From Wikipedia, the free encyclopedia
Jump to: navigation, search
TVTimes logo
Editor Ian Abbott
Categories TV and Radio Listings
Frequency Weekly
Circulation 254,593 (ABC Jul - Dec 2013)[1]
Print and digital editions.
First issue 22 September 1955
Company IPC Media (Connect), Time Inc.
Country United Kingdom
Based in London
Language English
ISSN 0962-1660

TVTimes is a television listings magazine published in the United Kingdom by IPC Media, a subsidiary of Time Warner. It is known for its access to television actors and their programmes. In 2006 it was refreshed for a more modern look, increasing its emphasis on big star interviews and soaps.

TVTimes belongs to IPC Media's family of television magazines, within IPC Media's sub-group Connect. Other IPC Media TV titles include What's on TV, TV Easy and TV & Satellite Week, as well as the soap bi-weekly Soaplife.


TVTimes currently publishes broadcast programming listings for all major television channels. Before 1991 it published listings for ITV and (from 1982) Channel 4 only. Although every ITV region originally had its own version, there are now four:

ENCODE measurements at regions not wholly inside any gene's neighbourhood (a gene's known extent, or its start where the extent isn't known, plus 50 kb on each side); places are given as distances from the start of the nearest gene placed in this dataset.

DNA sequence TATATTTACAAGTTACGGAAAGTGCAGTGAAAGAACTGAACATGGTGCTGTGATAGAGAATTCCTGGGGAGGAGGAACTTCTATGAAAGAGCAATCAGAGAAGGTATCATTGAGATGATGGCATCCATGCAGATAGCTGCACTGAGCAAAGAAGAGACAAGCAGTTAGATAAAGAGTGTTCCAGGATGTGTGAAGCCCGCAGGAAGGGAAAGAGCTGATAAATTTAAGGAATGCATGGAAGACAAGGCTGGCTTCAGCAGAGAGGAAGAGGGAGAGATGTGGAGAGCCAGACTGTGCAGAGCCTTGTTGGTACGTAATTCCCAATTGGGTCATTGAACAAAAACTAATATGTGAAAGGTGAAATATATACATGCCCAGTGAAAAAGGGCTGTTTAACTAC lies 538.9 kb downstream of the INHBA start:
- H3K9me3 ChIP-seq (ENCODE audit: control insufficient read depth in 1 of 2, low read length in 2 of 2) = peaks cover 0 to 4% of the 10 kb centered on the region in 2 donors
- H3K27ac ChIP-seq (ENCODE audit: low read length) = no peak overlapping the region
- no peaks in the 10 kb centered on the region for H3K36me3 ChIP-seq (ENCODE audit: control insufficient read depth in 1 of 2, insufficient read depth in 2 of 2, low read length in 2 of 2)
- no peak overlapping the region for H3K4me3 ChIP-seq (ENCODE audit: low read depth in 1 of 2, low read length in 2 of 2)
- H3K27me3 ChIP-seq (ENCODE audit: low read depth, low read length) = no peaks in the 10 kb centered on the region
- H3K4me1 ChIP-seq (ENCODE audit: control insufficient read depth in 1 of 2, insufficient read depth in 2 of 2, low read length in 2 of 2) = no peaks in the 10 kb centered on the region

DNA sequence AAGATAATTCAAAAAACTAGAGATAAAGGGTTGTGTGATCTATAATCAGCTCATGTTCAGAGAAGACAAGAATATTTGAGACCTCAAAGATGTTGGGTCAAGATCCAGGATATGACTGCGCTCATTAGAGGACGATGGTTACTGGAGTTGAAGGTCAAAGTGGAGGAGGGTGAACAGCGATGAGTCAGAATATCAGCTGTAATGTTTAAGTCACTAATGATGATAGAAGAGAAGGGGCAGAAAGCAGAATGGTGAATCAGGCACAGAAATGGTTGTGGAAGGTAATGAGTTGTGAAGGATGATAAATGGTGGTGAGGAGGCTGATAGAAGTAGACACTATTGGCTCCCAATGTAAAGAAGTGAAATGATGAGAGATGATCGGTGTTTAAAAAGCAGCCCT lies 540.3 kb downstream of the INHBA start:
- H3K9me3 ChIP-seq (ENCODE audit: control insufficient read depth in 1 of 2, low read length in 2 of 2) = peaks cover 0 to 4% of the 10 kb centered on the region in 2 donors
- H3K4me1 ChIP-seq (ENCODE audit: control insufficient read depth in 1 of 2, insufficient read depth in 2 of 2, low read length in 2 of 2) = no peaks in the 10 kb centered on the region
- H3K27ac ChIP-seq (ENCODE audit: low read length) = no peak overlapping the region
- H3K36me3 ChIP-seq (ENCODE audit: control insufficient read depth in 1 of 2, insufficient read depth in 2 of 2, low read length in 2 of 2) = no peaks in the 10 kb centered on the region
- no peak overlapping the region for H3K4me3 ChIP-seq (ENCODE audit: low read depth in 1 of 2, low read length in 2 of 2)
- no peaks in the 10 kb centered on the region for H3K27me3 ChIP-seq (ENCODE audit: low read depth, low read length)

The magazine was launched in 1955, but became a national magazine only in 1968. Prior to 1968, several of the regional ITV companies - Westward Television, Scottish Television, Tyne Tees Television, Ulster Television, TWW and Teledu Cymru (and briefly WWN) - produced their own listings magazines. The Midlands originally had their own edition of TVTimes listing ATV and ABC programmes, but a separate listings magazine in the Midlands called TV World existed from 1964-68 before TVTimes went national. Until television listings were deregulated in 1991 the TVTimes was the only place where complete weekly listings of ITV programmes could be published.[2]

Channel Television continued to publish its own listings magazine until 1991 (it was feared that the company might go under without the revenue from its own magazine).

See also[edit]


  1. ^ "ABC Certificates and Reports: TV Times". Audit Bureau of Circulations. Retrieved 14 February 2014. 
  2. ^ "The TV-Listings Market: The Duopoly Strikes Back". The Economist. 1991-02-02. p. 53. 

External links[edit]